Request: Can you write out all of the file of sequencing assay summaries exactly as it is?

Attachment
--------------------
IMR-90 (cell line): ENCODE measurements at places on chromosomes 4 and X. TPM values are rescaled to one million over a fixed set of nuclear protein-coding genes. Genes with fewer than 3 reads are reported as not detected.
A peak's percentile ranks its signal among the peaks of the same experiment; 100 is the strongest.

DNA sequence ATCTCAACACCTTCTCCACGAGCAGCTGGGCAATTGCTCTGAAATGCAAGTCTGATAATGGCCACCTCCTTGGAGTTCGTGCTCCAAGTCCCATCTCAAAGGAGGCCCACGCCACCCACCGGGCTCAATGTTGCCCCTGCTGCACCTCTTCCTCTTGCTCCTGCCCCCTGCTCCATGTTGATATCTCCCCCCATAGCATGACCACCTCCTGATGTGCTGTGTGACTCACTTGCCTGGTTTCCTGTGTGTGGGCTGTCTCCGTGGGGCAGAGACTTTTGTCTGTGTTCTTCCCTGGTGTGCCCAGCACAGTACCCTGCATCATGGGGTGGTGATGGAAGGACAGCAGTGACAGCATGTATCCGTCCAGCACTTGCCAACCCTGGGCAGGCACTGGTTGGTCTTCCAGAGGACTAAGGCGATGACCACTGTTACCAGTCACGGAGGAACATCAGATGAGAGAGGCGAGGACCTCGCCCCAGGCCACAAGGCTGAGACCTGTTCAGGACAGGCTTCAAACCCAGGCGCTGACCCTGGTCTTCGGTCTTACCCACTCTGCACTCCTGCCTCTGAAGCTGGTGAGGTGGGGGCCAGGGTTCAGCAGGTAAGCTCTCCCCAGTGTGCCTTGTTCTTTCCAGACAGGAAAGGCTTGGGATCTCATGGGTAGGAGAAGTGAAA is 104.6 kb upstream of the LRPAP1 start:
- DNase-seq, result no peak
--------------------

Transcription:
IMR-90 (cell line): ENCODE measurements at places on chromosomes 4 and X. TPM values are rescaled to one million over a fixed set of nuclear protein-coding genes. Genes with fewer than 3 reads are reported as not detected.
A peak's percentile ranks its signal among the peaks of the same experiment; 100 is the strongest.

DNA sequence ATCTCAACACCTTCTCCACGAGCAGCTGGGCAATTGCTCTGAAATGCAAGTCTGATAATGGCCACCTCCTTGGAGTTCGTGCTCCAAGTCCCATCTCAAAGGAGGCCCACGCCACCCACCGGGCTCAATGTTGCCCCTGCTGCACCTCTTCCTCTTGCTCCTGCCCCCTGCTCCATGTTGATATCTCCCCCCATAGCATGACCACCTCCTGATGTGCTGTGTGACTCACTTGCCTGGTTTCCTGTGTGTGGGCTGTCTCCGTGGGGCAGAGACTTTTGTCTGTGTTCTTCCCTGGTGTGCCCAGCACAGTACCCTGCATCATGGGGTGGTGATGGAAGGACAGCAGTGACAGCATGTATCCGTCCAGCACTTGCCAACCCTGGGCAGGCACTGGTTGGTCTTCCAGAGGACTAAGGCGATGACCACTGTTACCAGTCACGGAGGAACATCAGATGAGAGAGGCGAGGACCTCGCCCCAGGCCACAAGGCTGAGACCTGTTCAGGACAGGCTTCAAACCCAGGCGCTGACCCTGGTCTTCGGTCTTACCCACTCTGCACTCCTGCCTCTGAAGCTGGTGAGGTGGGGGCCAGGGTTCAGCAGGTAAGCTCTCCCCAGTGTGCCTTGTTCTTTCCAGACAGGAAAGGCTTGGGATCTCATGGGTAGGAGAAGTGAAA is 104.6 kb upstream of the LRPAP1 start:
- DNase-seq, result no peak